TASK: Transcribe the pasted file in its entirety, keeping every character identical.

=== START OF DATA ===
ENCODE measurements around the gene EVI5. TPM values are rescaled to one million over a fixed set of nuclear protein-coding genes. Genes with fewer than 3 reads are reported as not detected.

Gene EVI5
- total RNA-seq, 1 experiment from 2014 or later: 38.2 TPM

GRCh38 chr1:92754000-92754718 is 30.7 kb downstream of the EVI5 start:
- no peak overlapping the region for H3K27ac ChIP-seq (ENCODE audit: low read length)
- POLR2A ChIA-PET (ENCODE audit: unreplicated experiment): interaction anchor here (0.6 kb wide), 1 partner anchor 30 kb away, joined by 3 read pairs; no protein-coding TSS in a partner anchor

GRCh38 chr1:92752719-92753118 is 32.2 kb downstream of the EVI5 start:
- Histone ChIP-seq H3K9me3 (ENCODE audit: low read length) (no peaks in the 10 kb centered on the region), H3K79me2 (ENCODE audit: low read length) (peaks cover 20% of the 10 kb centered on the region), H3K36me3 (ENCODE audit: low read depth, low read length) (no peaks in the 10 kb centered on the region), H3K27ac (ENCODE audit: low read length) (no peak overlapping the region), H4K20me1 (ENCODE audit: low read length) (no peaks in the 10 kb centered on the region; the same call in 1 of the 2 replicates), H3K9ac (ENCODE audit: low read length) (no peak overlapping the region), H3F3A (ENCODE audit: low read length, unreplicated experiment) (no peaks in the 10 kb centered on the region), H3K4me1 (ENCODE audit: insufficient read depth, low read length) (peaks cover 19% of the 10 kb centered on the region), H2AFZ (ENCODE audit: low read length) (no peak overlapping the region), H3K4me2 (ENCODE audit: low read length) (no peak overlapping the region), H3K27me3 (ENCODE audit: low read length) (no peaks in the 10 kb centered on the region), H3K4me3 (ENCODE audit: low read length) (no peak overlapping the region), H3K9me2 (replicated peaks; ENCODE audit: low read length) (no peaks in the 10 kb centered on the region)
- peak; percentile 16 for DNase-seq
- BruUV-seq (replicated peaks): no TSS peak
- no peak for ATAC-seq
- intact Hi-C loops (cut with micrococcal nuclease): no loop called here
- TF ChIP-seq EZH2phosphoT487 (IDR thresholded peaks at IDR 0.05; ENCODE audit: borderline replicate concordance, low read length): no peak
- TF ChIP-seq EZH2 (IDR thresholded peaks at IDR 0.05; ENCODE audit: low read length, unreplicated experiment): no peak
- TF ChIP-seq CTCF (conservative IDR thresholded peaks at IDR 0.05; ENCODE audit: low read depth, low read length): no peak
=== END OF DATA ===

ENCODE measurements around the gene EVI5. TPM values are rescaled to one million over a fixed set of nuclear protein-coding genes. Genes with fewer than 3 reads are reported as not detected.

Gene EVI5
- total RNA-seq, 1 experiment from 2014 or later: 38.2 TPM

GRCh38 chr1:92754000-92754718 is 30.7 kb downstream of the EVI5 start:
- no peak overlapping the region for H3K27ac ChIP-seq (ENCODE audit: low read length)
- POLR2A ChIA-PET (ENCODE audit: unreplicated experiment): interaction anchor here (0.6 kb wide), 1 partner anchor 30 kb away, joined by 3 read pairs; no protein-coding TSS in a partner anchor

GRCh38 chr1:92752719-92753118 is 32.2 kb downstream of the EVI5 start:
- Histone ChIP-seq H3K9me3 (ENCODE audit: low read length) (no peaks in the 10 kb centered on the region), H3K79me2 (ENCODE audit: low read length) (peaks cover 20% of the 10 kb centered on the region), H3K36me3 (ENCODE audit: low read depth, low read length) (no peaks in the 10 kb centered on the region), H3K27ac (ENCODE audit: low read length) (no peak overlapping the region), H4K20me1 (ENCODE audit: low read length) (no peaks in the 10 kb centered on the region; the same call in 1 of the 2 replicates), H3K9ac (ENCODE audit: low read length) (no peak overlapping the region), H3F3A (ENCODE audit: low read length, unreplicated experiment) (no peaks in the 10 kb centered on the region), H3K4me1 (ENCODE audit: insufficient read depth, low read length) (peaks cover 19% of the 10 kb centered on the region), H2AFZ (ENCODE audit: low read length) (no peak overlapping the region), H3K4me2 (ENCODE audit: low read length) (no peak overlapping the region), H3K27me3 (ENCODE audit: low read length) (no peaks in the 10 kb centered on the region), H3K4me3 (ENCODE audit: low read length) (no peak overlapping the region), H3K9me2 (replicated peaks; ENCODE audit: low read length) (no peaks in the 10 kb centered on the region)
- peak; percentile 16 for DNase-seq
- BruUV-seq (replicated peaks): no TSS peak
- no peak for ATAC-seq
- intact Hi-C loops (cut with micrococcal nuclease): no loop called here
- TF ChIP-seq EZH2phosphoT487 (IDR thresholded peaks at IDR 0.05; ENCODE audit: borderline replicate concordance, low read length): no peak
- TF ChIP-seq EZH2 (IDR thresholded peaks at IDR 0.05; ENCODE audit: low read length, unreplicated experiment): no peak
- TF ChIP-seq CTCF (conservative IDR thresholded peaks at IDR 0.05; ENCODE audit: low read depth, low read length): no peak